For the purposes of Social Security disability benefits, disability is determined according to a five-step sequential process. For your claim to be successful, you must prove the following:
1. You are not engaging in “substantial gainful activity.” If you are engaged in work that is both “substantial” (significant physical and mental activities) and “gainful” (paid work or the type of work that is usually done for pay), then the process is terminated at this step and you will not be eligible for benefits.
2. You have a “severe” impairment. This means that your impairment must be “medically determinable” (there must be medical evidence of your impairment) and it must cause a significant reduction in your functioning. There is also a duration requirement: the impairment must have lasted or be expected to last for at least a continuous period of 12 months, or be expected to result in death.
3. At Step Three, the SSA determines whether your impairment meets or “equals” one of the impairments described in the Social Security regulations called “Listing of Impairments.” If it does, then you will be eligible for benefits, and Steps Four and Five are not necessary. However, if your impairment does not meet or equal one of the listings, then you must proceed to Steps Four and Five.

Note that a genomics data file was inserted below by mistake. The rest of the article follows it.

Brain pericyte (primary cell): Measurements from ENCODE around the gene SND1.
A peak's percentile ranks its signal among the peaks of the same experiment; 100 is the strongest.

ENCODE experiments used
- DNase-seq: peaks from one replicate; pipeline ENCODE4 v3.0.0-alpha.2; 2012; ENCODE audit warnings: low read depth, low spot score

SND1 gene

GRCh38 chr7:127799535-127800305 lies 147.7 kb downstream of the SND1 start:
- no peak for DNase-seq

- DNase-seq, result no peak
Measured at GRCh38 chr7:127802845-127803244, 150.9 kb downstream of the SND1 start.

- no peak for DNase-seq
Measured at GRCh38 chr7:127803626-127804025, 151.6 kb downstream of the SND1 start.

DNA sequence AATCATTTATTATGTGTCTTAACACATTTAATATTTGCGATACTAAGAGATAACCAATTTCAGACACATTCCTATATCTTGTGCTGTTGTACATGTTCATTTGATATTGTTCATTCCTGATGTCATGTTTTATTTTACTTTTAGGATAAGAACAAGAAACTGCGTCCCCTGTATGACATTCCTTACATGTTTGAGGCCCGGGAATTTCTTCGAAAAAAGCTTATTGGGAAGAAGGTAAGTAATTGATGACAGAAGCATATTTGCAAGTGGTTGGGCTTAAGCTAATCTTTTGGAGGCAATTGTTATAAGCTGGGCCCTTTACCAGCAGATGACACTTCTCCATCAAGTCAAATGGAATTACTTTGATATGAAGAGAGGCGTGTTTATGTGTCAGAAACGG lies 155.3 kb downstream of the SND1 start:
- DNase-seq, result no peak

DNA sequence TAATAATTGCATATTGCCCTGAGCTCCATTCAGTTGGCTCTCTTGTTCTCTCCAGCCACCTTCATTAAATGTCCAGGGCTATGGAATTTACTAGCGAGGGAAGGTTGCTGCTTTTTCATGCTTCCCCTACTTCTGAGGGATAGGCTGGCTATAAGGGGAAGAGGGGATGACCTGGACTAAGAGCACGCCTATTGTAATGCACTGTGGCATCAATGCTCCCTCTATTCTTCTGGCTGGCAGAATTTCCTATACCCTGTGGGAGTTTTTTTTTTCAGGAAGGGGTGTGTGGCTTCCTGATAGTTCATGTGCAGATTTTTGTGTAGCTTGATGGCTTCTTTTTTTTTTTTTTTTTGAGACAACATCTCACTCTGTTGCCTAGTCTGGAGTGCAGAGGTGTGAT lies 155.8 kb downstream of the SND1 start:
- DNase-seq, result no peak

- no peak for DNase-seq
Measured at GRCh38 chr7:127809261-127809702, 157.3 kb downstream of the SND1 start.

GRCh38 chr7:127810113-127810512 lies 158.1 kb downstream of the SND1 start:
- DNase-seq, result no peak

4. At Step Four, your past relevant work is considered, and you must prove that you are unable to do any of the work you have performed in the past 15 years, considering your “residual functioning capacity.” If you are capable of doing such work, you will not be eligible for benefits. If you cannot do your past relevant work, then you proceed to Step Five.
5. At Step Five, you must prove that you are unable to do other work that exists in significant numbers in the national economy, considering your functioning capacity, age, education and work experience. If you prove you cannot do this other work, you will be eligible for benefits.
The information on this website does not constitute legal advice. Use of this website, including the contact form or comments form, does not establish an attorney-client relationship. In Florida and Colorado, Brendan Conley practices Social Security disability law exclusively. Attorney charges no fee unless your case is successful; clients may be responsible for their own costs, such as medical costs. Copyright Brendan Conley 2013-2019.